Other helpful strategies for staying awake and pushing your sleep cycle forward…

Make lunch your major meal of the day, then eat only a light dinner.

Avoid napping, especially in the afternoon and evening. Instead, distract yourself from your fatigue by moving around and doing stretches.

Turn up room lights during the evening.

You fall asleep too late: You try to get to bed at a decent hour but can’t fall asleep. Then you have trouble waking up for work or school.

Prescription for light therapy: Use a light box for 15 to 30 minutes within 10 minutes after your natural wake-up time. If this time is later than your work schedule allows, begin light therapy on a long weekend. Then begin shifting your wake-up time and light-therapy schedule earlier—in 15-minute steps—as soon as you feel comfortable waking up at the new time.

More strategies for shifting your inner clock earlier include…

Finish dinner at least three hours before bedtime. Avoid alcohol after dinner.

Minimize napping, especially in the second half of the day. Try to get outdoors, keep moving and do some stretches instead.

Avoid bright blue-light exposure in the evening. Use the free programmable “f.lux” blue-light blocker on your computer screen. The blue light in screen displays can inhibit sleep onset hours later. If you are working or studying at a library in the evening, wear a pair of blue-light-blocking glasses, such as LowBlueLights protective glasses or “fitovers.”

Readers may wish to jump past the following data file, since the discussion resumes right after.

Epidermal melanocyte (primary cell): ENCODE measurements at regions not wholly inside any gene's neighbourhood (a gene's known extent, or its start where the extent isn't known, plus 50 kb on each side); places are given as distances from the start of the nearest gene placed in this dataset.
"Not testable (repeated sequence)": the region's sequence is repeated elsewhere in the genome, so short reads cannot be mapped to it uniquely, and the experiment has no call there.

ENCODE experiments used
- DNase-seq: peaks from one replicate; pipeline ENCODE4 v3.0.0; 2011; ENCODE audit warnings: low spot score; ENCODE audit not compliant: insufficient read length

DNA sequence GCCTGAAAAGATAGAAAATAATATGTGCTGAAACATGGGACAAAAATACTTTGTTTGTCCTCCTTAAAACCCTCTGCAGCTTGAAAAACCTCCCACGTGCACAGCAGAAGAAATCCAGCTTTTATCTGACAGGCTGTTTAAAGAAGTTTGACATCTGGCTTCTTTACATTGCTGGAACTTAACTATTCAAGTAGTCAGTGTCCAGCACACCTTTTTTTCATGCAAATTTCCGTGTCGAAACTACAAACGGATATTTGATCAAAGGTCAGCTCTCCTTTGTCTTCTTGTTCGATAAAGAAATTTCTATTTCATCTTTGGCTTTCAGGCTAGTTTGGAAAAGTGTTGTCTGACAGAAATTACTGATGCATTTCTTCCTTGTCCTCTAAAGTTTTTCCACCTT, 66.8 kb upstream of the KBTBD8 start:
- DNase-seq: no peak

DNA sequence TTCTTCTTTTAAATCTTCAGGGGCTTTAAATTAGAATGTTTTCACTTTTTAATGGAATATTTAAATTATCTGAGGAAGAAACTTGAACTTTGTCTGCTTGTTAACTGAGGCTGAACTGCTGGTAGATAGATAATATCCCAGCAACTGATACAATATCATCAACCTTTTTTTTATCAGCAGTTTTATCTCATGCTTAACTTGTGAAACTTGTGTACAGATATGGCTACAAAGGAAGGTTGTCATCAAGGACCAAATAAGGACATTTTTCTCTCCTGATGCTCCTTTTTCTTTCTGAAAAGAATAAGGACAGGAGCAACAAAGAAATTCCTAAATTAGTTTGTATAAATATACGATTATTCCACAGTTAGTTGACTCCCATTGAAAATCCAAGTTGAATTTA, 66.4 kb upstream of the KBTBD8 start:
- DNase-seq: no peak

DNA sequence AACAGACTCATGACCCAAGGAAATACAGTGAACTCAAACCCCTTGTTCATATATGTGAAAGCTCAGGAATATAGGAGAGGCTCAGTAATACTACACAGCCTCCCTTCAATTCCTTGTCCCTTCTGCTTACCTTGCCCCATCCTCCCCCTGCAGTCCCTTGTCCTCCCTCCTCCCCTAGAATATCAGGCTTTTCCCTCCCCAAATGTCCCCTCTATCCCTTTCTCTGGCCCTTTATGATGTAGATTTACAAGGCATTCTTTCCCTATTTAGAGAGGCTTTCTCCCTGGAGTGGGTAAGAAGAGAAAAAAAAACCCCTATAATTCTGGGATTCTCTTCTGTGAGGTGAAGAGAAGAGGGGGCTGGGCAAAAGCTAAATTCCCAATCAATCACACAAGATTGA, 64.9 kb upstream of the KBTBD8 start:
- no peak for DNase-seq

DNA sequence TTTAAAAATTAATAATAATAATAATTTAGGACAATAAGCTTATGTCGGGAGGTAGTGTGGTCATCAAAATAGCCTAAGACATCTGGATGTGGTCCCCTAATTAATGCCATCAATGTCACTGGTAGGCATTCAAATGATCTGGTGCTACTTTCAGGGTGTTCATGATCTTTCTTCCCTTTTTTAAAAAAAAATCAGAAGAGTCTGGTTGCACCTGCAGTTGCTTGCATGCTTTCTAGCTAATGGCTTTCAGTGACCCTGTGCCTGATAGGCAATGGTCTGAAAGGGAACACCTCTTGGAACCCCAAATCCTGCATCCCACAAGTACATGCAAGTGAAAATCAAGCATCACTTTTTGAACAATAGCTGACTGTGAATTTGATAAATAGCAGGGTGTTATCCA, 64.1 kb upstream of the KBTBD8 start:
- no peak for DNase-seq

Keep your bedroom dark until you wake up. Early morning light seeping in through the windows actually can worsen a late-sleep pattern.

You sleep fitfully. Prescription for light therapy: Take light therapy—or spend time in the sun—in the middle of the day. Enhancing midday light exposure often improves sleep quality at night.

Other strategies to help you sleep through the night include…

Do not drink alcohol after dinner.

Keep your bedroom dark.

If you tend to wake up at night to use the bathroom, install amber-colored night-lights in the bathroom and hallway instead of turning on bright lights, which can disrupt your sleep.

You are unable to fall back to sleep after waking in the middle of the night. There could be many causes for this type of sleep problem, such as anxiety, depression and physical illness, so it is best to consult a doctor. However, using light therapy in the evening to push sleep onset later (see “fall asleep too early”) may help some people sleep through the night.


You can use bright-light therapy at any time during the day to increase your energy and alertness. Some people can quickly recharge with a brief session of light therapy (as little as 10 minutes) when they first feel an energy slump.

Caution: See a doctor if you are chronically lethargic—this can be a sign of depression, a medical sleep disorder (such as apnea) or other illness.

If you’re feeling sad or mildly depressed, the light-therapy regimen is the same as the prescription for falling asleep too late, though you may need to test morning light sessions longer than 30 minutes (up to an hour) to feel a strong enough effect.

Caution: It can be difficult for an individual to know the difference between mild depression and moderate or severe depression. If you are suffering from moderate or severe depression, a physician will need to monitor your progress with light therapy and consider other treatment options. To help determine where you fall on the depression spectrum, take CET’s confidential self-assessment. You can print out the results to bring to your doctor.